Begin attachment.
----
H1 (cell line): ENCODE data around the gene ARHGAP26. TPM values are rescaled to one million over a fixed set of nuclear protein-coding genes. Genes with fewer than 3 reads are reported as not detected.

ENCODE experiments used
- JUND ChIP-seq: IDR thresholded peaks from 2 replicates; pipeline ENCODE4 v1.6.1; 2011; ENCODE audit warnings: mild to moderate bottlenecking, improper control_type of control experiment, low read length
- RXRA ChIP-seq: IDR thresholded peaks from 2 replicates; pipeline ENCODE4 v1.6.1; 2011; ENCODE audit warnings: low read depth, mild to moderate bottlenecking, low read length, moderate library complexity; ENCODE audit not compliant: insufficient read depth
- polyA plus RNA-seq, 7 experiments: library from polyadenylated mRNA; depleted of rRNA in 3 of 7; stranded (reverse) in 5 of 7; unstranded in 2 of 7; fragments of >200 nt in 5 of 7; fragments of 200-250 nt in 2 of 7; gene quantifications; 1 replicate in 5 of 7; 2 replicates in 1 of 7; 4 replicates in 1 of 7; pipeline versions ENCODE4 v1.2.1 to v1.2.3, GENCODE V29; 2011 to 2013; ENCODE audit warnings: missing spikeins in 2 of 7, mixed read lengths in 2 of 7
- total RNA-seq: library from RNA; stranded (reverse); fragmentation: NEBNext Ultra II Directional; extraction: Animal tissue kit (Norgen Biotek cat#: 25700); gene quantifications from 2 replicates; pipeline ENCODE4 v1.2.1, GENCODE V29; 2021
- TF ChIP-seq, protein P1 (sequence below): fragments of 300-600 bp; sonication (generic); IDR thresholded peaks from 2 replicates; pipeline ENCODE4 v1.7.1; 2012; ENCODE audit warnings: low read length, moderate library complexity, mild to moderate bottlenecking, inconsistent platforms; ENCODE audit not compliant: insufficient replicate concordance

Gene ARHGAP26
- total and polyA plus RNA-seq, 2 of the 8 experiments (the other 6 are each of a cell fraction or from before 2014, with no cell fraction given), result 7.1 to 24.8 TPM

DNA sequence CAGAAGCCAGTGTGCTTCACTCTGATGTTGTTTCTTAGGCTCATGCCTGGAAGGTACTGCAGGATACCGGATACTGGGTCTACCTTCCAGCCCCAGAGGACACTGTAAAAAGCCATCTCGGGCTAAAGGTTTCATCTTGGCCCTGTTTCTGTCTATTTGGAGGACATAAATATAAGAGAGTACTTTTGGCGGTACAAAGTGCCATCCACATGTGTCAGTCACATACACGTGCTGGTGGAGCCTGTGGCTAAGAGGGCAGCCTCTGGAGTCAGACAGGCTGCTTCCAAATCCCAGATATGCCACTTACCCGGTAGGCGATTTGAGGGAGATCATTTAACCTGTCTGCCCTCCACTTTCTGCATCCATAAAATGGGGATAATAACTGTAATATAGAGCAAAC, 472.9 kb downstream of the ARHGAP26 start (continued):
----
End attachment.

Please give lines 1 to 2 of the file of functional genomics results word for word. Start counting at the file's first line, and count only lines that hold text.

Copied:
H1 (cell line): ENCODE data around the gene ARHGAP26. TPM values are rescaled to one million over a fixed set of nuclear protein-coding genes. Genes with fewer than 3 reads are reported as not detected.

ENCODE experiments used